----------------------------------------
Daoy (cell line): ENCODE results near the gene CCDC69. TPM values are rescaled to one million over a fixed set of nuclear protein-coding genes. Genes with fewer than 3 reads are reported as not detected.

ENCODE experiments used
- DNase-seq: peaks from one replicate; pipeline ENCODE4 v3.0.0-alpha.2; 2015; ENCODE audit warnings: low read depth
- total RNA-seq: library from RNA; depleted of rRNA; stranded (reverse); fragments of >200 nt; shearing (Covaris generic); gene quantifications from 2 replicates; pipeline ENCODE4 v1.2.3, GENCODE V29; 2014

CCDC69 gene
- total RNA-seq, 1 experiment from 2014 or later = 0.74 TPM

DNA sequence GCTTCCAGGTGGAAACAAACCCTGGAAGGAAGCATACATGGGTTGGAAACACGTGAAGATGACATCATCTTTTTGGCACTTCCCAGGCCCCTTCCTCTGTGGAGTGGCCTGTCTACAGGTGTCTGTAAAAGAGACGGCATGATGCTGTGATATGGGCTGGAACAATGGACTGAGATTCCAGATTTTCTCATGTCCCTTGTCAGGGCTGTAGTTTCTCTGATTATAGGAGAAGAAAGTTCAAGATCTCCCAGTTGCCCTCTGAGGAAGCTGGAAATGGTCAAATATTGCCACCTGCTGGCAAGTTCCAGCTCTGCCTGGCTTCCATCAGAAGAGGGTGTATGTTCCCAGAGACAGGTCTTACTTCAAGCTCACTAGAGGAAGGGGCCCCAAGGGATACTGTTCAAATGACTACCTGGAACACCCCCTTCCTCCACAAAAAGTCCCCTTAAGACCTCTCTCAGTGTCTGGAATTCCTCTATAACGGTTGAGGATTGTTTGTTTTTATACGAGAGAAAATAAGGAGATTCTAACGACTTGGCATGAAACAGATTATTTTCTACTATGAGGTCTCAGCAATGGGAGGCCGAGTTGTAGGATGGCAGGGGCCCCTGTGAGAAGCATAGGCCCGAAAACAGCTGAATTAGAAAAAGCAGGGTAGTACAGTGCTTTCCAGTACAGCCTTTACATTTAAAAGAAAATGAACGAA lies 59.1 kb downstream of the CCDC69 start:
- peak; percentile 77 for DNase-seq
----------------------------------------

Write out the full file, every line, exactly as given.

Daoy (cell line): ENCODE results near the gene CCDC69. TPM values are rescaled to one million over a fixed set of nuclear protein-coding genes. Genes with fewer than 3 reads are reported as not detected.

ENCODE experiments used
- DNase-seq: peaks from one replicate; pipeline ENCODE4 v3.0.0-alpha.2; 2015; ENCODE audit warnings: low read depth
- total RNA-seq: library from RNA; depleted of rRNA; stranded (reverse); fragments of >200 nt; shearing (Covaris generic); gene quantifications from 2 replicates; pipeline ENCODE4 v1.2.3, GENCODE V29; 2014

CCDC69 gene
- total RNA-seq, 1 experiment from 2014 or later = 0.74 TPM

DNA sequence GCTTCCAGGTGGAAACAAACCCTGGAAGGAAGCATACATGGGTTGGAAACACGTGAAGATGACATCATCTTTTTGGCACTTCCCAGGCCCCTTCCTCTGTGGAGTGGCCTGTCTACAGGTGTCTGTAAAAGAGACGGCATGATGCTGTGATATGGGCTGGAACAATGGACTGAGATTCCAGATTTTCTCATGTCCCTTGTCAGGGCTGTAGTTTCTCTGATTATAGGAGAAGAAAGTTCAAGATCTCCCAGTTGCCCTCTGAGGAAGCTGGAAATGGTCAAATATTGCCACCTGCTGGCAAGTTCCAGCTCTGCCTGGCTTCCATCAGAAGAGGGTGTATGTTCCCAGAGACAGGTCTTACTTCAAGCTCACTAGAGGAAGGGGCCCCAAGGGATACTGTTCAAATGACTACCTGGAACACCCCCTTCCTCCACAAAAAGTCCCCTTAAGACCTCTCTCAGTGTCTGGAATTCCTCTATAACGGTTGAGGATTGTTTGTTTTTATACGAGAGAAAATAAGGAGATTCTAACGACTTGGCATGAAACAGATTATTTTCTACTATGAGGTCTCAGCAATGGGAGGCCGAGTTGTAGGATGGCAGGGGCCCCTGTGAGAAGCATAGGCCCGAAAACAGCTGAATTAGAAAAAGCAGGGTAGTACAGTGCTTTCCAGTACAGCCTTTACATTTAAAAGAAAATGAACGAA lies 59.1 kb downstream of the CCDC69 start:
- peak; percentile 77 for DNase-seq